Advice to creditors in bankruptcy proceedings: file your claim on time and pursue the case
To use the opportunities provided by bankruptcy and restructuring proceedings, you must act fast and pursue your interests actively.
It is important to follow the deadline for filing your claim (in the term set by the court). This will allow you to vote at creditors’ meetings, bearing an influence on creditors’ decisions.
It is a good idea for a creditor to be active in the proceedings, take a stand at creditors’ meetings, and cooperate with the insolvency administrator.
If you feel that the process is a waste of time, don’t rush to conclusions. Each case is different, and so are the options to improve your chances.
Sometimes, an insolvent company has conducted transactions shortly before filing for bankruptcy, harming creditors’ interests. The insolvency administrator then has the obligation and the legal tools to overturn those transactions. Also, if the company’s assets have been transferred unlawfully, the insolvency administrator may turn the claims against the company which received the assets, or it may be possible to file a claim against the management body. Such action may also be taken by the creditors if the insolvency administrator is inactive. These options improve the creditors’ chances to satisfy their claims, at least to a larger extent.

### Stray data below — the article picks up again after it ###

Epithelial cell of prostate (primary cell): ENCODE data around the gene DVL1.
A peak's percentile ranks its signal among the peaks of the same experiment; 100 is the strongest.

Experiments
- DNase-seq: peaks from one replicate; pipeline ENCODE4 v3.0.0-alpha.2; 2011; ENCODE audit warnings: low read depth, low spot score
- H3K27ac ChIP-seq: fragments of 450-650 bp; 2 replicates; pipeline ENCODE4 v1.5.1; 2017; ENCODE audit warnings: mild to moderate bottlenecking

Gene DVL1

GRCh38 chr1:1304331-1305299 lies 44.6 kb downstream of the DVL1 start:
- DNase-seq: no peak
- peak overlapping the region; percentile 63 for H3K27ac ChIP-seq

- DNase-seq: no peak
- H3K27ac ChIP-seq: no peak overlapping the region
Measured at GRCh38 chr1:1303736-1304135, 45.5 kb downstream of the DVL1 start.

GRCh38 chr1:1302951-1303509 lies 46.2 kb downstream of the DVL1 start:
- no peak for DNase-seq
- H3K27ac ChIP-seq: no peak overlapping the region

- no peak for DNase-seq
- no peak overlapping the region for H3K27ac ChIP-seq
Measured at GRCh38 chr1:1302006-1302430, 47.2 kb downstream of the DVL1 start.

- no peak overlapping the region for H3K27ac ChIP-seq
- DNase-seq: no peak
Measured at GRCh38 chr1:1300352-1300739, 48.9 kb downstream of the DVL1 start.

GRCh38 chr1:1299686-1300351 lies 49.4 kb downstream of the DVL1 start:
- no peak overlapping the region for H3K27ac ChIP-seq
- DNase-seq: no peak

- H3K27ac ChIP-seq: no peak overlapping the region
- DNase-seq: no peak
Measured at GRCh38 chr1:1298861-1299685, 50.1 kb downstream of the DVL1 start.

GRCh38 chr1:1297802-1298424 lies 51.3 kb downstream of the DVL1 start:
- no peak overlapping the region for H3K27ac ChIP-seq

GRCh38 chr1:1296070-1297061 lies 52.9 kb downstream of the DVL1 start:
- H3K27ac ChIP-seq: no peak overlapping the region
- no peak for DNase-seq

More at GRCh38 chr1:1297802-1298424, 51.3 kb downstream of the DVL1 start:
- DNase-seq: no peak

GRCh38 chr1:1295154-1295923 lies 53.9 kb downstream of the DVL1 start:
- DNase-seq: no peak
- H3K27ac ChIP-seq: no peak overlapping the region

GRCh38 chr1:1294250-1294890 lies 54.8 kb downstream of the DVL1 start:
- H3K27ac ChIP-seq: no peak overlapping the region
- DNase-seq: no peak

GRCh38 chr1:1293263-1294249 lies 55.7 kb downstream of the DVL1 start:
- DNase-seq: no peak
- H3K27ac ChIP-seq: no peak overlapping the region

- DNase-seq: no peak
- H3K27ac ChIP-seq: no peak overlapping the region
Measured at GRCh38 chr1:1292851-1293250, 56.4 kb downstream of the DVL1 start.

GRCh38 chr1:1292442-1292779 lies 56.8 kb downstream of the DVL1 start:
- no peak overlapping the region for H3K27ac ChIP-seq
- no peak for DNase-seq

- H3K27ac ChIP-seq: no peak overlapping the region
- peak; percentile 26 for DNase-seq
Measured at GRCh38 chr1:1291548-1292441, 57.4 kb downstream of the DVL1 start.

When can restructuring be used?
If payment difficulties are not permanent, restructuring would be the right option to choose. The key for success is the management’s faith in it and their ability to cooperate with the restructuring advisor and creditors, since this will determine the outcome of any restructuring plan.
To restructure claims, payment schedules can be put into place, deadlines can be changed, or claims can be reduced.
As a creditor, always find out if your claim is included in the restructuring plan, since this will determine your rights in the proceedings.